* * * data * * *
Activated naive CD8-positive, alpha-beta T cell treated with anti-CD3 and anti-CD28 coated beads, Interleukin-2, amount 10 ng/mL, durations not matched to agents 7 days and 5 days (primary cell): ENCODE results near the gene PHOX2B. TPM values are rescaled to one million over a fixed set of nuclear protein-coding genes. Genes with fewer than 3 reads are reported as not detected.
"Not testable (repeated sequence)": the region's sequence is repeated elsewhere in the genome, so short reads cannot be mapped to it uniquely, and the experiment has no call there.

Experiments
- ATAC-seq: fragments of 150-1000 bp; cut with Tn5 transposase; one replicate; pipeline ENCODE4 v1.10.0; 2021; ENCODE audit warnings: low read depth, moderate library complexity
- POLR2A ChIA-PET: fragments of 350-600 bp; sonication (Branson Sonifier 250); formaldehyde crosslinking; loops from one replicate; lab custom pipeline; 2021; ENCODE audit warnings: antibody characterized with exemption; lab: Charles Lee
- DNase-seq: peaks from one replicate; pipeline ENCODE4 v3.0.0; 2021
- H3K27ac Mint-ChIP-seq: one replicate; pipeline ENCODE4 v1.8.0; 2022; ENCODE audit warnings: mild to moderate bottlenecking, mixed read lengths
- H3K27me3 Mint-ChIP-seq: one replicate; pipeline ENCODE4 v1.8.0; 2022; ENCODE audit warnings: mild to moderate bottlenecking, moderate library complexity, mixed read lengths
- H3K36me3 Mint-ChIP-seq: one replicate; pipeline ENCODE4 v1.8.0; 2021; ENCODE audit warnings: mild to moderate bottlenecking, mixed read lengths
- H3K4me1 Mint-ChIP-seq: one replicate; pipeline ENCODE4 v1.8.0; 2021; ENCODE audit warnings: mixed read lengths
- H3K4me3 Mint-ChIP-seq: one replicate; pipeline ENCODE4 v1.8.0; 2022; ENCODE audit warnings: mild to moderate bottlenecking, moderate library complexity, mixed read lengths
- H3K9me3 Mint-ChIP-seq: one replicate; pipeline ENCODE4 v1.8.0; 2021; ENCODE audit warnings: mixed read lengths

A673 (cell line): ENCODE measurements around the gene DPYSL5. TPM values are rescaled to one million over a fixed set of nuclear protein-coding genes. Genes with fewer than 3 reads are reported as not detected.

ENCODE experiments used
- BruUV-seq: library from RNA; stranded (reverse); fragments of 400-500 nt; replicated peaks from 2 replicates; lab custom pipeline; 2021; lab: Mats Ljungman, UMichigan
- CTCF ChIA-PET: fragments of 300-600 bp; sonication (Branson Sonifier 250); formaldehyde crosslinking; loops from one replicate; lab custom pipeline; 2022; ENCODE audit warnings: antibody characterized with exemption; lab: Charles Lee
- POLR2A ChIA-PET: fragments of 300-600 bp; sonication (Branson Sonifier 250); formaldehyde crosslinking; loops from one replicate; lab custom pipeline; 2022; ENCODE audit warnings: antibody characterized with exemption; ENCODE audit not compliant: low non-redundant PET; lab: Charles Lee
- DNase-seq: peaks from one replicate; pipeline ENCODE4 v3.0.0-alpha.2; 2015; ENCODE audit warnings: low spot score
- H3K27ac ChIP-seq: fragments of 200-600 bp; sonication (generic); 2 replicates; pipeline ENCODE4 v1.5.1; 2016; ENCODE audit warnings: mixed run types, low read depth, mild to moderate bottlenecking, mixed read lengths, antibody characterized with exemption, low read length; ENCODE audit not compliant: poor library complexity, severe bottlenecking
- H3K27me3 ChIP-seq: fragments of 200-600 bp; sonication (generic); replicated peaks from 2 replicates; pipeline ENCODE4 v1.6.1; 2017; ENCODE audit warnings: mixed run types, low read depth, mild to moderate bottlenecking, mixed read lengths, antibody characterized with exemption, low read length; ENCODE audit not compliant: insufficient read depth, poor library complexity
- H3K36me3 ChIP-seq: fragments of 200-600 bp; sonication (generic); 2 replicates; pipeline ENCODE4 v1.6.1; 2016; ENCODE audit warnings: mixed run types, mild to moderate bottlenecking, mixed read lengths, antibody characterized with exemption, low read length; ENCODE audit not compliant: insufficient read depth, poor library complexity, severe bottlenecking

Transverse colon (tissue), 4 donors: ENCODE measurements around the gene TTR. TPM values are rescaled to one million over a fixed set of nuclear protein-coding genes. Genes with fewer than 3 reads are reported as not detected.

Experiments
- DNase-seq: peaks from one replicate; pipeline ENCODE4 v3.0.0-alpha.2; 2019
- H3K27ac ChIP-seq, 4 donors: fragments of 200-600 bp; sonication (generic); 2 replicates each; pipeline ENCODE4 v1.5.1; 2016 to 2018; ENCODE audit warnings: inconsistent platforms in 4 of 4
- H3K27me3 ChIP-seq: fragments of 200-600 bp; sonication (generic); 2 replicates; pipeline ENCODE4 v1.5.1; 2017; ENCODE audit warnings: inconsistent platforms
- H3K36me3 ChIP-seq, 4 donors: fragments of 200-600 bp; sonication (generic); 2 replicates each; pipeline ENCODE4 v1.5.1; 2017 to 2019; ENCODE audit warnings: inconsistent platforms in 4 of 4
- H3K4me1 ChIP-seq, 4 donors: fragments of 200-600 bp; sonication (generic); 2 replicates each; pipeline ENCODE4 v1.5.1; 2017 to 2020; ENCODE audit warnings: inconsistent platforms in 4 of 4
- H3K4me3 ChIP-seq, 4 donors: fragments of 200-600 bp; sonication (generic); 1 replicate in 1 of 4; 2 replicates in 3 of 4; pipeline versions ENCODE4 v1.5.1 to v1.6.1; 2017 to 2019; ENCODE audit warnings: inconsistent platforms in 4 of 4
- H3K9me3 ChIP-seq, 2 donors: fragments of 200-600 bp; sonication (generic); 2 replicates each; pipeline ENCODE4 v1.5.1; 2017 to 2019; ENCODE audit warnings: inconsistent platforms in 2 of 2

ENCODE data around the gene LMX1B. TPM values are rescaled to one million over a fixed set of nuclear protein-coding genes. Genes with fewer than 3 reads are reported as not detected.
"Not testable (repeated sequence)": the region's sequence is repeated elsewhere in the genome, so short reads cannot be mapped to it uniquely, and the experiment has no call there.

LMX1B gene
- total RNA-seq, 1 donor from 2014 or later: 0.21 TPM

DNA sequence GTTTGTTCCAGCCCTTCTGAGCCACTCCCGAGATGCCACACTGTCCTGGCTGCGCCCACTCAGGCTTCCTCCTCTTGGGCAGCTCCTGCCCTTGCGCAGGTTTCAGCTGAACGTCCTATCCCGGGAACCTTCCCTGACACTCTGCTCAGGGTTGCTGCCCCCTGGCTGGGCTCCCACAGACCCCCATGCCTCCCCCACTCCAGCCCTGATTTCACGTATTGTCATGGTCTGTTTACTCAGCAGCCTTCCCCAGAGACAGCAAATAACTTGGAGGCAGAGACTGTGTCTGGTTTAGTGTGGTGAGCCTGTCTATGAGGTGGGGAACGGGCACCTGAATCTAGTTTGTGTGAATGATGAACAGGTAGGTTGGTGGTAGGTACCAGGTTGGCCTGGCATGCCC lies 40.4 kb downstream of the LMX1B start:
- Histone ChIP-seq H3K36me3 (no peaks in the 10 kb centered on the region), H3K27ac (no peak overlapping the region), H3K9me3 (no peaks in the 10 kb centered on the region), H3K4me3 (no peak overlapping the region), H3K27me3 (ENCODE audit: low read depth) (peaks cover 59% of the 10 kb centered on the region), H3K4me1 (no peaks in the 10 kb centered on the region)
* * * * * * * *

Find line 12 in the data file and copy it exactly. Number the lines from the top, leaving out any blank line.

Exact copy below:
- H3K9me3 Mint-ChIP-seq: one replicate; pipeline ENCODE4 v1.8.0; 2021; ENCODE audit warnings: mixed read lengths